The 67th session of the U.N. General Assembly is off and running, with opening speeches last week by Secretary-General Ban Ki-Moon and the new President of the Assembly, Vuk Jeremić, espousing how much work was still to be done in global affairs.

On Monday, the General Assembly held a plenary meeting to discuss the rule of law at national and international levels and how to strengthen national and international laws and systems of justice. U.N.-Arab League Joint Special Representative to Syria Lakhdar Brahimi will also brief the Assembly. He recently told Al-Jazeera that the situation in Syria is getting worse.

On Tuesday, the general debate session starts at 9 a.m. with speeches from representatives from Brazil and U.S. President Barack Obama. This will be Obama’s fourth time addressing the assembly, and he’s expected to tailor his speech for the upcoming U.S. elections in November.

On Tuesday afternoon, French President François Hollande is expected to speak on the Sahel region of North Africa, an area bordering the Sahara desert that has suffered severe droughts, which have devastated the agriculture in the region. Afghanistan President Hamid Karzai will also speak in the afternoon.

On Wednesday morning, Iranian President Mahmoud Ahmadinejad and Egyptian President Mohammed Morsi will both speak. Ahmadinejad will mostly likely touch on his usual topics covering the denial of the Holocaust and the "evils" of Zionism. Morsi is expected to touch on the situation in Syria, as he did at the Non-Aligned Movement Summit in Tehran at the end of August.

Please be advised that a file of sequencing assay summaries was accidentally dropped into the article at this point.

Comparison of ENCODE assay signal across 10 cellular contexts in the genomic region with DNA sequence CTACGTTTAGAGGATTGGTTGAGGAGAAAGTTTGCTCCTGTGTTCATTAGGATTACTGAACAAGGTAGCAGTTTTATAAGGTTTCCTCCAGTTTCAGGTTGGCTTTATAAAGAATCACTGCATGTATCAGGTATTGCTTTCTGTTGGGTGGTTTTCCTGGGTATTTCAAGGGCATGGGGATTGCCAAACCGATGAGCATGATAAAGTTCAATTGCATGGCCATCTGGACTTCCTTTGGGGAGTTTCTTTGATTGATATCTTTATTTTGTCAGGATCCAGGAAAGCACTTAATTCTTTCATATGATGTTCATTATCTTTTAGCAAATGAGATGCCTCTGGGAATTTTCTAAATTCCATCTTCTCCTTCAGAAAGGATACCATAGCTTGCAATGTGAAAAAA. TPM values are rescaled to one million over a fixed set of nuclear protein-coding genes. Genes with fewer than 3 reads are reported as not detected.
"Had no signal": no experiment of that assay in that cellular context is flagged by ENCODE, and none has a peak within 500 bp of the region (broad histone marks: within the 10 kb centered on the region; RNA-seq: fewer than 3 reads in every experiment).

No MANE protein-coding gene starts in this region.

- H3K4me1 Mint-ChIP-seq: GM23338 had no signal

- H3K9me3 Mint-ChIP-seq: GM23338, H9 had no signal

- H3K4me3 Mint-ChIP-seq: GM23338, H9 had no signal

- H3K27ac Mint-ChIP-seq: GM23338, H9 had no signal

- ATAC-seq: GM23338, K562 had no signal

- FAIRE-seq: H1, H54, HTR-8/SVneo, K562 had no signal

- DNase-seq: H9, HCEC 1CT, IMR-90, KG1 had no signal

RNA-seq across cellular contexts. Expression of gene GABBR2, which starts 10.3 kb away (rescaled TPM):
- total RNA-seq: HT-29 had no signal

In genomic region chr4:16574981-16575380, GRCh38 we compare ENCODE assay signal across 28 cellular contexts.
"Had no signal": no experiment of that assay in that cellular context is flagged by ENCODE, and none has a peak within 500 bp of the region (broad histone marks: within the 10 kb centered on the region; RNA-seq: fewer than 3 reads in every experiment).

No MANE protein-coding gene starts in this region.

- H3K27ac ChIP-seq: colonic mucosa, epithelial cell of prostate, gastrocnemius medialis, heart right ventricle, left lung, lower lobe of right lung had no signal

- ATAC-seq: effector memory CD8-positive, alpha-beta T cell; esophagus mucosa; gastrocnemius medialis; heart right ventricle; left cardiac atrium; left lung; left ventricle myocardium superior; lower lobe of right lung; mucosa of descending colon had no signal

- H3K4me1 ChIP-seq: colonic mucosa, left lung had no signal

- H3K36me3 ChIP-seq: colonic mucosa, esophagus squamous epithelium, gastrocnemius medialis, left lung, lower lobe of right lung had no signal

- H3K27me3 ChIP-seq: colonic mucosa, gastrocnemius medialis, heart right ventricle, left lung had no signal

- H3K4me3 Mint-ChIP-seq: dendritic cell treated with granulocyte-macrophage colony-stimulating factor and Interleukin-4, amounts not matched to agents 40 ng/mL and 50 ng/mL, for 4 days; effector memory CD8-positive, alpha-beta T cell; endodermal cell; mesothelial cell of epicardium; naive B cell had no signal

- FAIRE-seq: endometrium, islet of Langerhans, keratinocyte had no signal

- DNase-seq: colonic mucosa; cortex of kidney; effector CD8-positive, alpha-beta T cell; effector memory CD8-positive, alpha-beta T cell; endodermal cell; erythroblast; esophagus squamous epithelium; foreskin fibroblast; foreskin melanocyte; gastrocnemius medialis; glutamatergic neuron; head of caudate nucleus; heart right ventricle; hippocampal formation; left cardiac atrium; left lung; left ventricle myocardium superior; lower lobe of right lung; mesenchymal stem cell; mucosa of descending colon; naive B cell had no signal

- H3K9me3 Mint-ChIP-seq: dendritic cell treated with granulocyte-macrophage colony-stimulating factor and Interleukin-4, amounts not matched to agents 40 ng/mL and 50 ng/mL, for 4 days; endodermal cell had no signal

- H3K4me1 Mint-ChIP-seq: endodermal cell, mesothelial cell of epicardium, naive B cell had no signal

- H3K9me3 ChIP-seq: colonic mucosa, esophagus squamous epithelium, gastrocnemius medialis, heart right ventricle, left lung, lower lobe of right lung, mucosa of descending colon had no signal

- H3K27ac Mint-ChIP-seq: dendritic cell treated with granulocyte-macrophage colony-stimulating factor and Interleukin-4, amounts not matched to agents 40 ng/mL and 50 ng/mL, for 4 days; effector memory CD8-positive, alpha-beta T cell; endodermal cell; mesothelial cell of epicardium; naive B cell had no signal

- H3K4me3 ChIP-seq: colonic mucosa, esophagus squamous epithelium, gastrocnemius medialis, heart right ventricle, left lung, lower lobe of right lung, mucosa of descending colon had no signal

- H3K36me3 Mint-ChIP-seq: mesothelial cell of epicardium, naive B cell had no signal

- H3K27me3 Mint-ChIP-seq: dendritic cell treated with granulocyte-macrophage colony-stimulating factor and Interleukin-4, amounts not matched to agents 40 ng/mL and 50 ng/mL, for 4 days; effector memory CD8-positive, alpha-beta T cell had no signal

Thursday, the day after the Jewish Holiday of Yom Kippur, will see the much-anticipated speech of Palestinian Authority President Mahmoud Abbas, asking the U.N. to upgrade the Palestinian Territory’s U.N. status from “observer” to “nonmember observer state,” which will afford them more privileges within the assembly, such as a seat at the Security Council table and recognition as a state. Abbas made a similar appeal last year, but the measure was blocked by the Security Council.

In a scheduling slot that reeks of either irony or careful strategy, Israeli Prime Minister Benjamin Netanyahu is scheduled to speak right after Abbas.

Myanmar President Thein Sein will also speak on Thursday morning. It is not yet confirmed whether Aung San Suu Kyi, who was in New York on Friday, will attend the speech.

Syrian Foreign Minister Walid Moallem will speak next Monday morning. He most recently drew attention when he walked out on Morsi’s speech to the Non-Aligned Movement condemning the Assad regime.

Numerous key side meetings will take place during the proceedings this week, including Thursday when diplomats from France, Great Britain, Germany, Russia, China and the U.S. will meet to discuss the state of Iran’s nuclear program; and on Friday, the Friends of Syria Core Group will meet outside the U.N. with Western and Arab supporters of the Syrian rebels.